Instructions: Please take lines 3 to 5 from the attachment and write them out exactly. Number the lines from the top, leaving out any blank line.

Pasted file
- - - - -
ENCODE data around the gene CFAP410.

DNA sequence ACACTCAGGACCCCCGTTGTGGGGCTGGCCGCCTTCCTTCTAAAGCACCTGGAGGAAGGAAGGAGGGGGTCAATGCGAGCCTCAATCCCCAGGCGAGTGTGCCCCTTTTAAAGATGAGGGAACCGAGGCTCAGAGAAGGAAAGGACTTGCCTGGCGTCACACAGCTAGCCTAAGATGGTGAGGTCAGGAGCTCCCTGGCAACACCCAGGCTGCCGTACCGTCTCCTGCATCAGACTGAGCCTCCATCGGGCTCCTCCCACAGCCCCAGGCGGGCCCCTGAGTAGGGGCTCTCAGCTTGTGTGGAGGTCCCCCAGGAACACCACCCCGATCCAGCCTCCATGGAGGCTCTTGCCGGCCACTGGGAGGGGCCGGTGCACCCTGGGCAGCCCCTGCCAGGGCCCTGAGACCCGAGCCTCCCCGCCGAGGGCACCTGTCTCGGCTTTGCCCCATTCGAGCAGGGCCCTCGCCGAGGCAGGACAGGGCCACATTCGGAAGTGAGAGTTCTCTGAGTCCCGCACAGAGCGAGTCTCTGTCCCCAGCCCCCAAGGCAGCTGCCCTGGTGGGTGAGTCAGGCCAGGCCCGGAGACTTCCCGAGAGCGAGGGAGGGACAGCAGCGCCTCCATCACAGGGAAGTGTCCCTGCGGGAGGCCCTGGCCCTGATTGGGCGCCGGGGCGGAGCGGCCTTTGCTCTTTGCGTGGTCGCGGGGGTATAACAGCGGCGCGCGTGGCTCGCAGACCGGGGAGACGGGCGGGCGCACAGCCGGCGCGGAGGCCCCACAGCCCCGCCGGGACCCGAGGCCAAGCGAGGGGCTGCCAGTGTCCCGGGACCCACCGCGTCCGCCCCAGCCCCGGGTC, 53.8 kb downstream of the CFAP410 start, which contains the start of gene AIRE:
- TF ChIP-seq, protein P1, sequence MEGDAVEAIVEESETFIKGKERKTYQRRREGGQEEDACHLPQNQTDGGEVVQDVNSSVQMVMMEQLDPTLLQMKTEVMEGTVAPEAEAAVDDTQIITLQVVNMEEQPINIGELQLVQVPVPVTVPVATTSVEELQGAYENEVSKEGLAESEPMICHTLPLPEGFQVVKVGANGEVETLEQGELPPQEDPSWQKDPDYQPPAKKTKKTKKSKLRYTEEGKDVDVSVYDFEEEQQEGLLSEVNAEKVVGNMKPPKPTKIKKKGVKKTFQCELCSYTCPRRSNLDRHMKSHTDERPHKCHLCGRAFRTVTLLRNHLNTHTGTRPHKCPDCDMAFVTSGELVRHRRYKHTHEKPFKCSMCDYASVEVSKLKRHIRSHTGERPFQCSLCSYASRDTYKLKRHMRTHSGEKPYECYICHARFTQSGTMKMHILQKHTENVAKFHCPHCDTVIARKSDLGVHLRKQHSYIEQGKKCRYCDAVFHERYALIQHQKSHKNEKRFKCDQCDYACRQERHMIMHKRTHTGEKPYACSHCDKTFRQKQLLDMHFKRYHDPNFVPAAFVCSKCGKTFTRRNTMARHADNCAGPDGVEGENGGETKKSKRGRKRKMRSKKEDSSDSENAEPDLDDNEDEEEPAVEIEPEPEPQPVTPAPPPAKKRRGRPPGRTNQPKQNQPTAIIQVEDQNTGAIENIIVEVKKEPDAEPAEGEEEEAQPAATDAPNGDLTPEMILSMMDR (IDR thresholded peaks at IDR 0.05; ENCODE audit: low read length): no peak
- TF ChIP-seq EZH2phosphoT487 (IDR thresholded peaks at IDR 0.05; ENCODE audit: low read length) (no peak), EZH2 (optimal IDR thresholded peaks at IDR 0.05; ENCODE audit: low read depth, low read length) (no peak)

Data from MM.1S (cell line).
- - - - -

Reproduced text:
- TF ChIP-seq, protein P1, sequence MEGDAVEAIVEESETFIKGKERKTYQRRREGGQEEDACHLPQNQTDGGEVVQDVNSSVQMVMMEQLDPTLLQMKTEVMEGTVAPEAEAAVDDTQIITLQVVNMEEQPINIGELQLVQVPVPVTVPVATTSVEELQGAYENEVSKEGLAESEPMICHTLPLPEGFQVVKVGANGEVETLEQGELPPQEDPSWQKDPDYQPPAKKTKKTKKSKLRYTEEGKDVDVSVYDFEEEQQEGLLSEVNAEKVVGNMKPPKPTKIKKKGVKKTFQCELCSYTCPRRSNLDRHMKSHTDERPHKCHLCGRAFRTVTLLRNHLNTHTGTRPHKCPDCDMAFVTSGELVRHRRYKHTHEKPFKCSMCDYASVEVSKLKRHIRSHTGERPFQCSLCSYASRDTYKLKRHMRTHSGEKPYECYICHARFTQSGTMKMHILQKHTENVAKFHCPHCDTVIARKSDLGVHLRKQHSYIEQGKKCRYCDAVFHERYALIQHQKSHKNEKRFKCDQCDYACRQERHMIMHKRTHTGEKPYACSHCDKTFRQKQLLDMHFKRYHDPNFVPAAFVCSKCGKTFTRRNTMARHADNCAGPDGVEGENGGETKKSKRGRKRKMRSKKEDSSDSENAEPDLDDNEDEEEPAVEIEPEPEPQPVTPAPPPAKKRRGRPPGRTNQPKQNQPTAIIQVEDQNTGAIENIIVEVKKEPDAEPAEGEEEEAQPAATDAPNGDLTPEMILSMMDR (IDR thresholded peaks at IDR 0.05; ENCODE audit: low read length): no peak
- TF ChIP-seq EZH2phosphoT487 (IDR thresholded peaks at IDR 0.05; ENCODE audit: low read length) (no peak), EZH2 (optimal IDR thresholded peaks at IDR 0.05; ENCODE audit: low read depth, low read length) (no peak)

Data from MM.1S (cell line).